Our research is focused on understanding the evolution of cooperation and the selective pressures that favor the transition from solitary life to cooperative group living. To this end, we explore the evolution of cooperation and group formation in animals by studying insect colonies that vary in their extent of sociality. We are particularly interested in answering fundamental questions that provide critical bases to understand the relationship between brain development and sociality in animals. How do social animals process information from their physical and social environment to make decisions that enhance their survival and reproductive success? In animal societies where group members are constantly interacting, how do these interactions shape brain architecture and function?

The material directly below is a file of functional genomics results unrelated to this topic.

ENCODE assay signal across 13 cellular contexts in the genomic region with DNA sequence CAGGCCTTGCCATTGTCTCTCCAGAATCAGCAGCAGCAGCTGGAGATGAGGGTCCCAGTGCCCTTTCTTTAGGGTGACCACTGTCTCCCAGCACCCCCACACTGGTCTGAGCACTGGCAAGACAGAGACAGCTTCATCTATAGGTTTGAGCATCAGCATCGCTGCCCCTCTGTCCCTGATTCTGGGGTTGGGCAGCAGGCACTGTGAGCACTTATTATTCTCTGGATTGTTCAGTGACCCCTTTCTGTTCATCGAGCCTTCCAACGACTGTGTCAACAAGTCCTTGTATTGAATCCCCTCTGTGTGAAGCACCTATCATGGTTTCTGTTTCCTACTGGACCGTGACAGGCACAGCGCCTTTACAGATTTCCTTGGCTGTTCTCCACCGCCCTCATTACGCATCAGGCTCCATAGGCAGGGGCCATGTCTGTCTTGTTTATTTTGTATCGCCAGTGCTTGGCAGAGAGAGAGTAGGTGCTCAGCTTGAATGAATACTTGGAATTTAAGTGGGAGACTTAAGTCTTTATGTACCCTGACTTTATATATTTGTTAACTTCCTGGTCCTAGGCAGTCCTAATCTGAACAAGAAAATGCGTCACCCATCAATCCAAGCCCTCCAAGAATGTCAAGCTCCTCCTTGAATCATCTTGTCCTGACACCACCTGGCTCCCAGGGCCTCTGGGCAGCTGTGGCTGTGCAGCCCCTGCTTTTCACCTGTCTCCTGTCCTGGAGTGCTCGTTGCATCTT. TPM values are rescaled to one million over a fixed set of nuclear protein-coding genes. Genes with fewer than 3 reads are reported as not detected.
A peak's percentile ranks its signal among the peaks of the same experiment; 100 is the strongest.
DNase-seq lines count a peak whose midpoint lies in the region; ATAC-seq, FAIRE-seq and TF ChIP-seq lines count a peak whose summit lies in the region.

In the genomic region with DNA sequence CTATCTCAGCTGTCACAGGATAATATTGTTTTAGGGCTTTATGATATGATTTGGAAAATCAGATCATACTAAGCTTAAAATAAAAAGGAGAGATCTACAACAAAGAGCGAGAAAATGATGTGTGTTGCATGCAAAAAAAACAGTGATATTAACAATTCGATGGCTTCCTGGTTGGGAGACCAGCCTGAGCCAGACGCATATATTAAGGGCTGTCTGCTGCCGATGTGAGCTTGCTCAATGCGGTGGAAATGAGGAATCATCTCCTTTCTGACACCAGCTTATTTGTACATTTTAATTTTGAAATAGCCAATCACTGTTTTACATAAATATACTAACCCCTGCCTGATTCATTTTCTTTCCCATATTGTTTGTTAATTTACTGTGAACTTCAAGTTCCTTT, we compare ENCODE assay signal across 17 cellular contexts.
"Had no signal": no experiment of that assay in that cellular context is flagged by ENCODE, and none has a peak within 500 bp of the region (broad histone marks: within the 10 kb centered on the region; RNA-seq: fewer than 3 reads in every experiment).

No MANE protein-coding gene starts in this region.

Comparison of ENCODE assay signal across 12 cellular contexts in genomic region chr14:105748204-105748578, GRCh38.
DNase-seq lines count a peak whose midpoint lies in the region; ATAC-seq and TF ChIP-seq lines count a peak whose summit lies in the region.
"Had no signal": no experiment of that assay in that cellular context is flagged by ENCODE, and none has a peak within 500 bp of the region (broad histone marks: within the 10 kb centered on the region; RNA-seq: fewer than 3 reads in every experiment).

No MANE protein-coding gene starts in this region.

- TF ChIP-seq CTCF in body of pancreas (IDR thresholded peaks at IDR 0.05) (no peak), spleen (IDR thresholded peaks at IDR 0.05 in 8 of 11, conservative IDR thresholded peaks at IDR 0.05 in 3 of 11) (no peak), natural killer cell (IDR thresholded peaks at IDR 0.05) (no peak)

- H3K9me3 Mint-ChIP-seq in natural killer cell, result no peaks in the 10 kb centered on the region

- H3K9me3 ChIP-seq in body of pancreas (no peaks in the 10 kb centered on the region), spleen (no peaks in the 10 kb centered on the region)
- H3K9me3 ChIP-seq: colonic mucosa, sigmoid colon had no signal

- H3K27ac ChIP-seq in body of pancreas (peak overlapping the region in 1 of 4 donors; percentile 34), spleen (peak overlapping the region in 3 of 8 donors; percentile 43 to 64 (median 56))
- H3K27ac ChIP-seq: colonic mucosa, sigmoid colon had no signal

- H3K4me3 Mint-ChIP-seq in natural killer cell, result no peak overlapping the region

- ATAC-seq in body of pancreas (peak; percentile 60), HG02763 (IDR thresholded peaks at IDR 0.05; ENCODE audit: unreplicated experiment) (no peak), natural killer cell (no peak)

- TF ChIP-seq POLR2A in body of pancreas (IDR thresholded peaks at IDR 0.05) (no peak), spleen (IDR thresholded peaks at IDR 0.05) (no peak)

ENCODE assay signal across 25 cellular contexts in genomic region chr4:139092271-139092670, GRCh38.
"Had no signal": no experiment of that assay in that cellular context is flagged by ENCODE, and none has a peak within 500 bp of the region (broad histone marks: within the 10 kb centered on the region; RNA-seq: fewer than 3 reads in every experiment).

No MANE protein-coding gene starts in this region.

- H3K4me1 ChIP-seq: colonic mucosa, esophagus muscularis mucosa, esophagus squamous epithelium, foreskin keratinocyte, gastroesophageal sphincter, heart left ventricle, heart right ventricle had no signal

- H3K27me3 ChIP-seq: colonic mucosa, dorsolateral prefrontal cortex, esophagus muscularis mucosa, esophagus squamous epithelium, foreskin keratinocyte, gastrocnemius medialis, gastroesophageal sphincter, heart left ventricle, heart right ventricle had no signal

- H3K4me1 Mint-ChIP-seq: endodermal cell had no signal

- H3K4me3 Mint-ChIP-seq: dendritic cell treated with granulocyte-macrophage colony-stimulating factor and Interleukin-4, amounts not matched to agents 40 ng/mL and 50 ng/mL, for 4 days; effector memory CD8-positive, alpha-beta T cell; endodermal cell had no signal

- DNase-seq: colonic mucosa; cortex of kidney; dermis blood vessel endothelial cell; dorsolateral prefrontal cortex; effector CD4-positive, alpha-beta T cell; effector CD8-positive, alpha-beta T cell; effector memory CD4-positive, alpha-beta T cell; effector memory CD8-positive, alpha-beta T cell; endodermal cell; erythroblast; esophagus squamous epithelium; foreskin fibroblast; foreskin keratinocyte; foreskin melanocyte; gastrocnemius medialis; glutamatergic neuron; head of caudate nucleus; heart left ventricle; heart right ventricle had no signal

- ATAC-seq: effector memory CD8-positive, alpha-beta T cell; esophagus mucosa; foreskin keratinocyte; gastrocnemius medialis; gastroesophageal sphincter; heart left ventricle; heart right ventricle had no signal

We use an integrative approach to investigate the relationship among relatedness, social interactions, behavior cues, environmental factors and brain architecture in group formation and cooperation. Our focus is in the Tropics, where biotic interactions that influence group-living is especially prominent.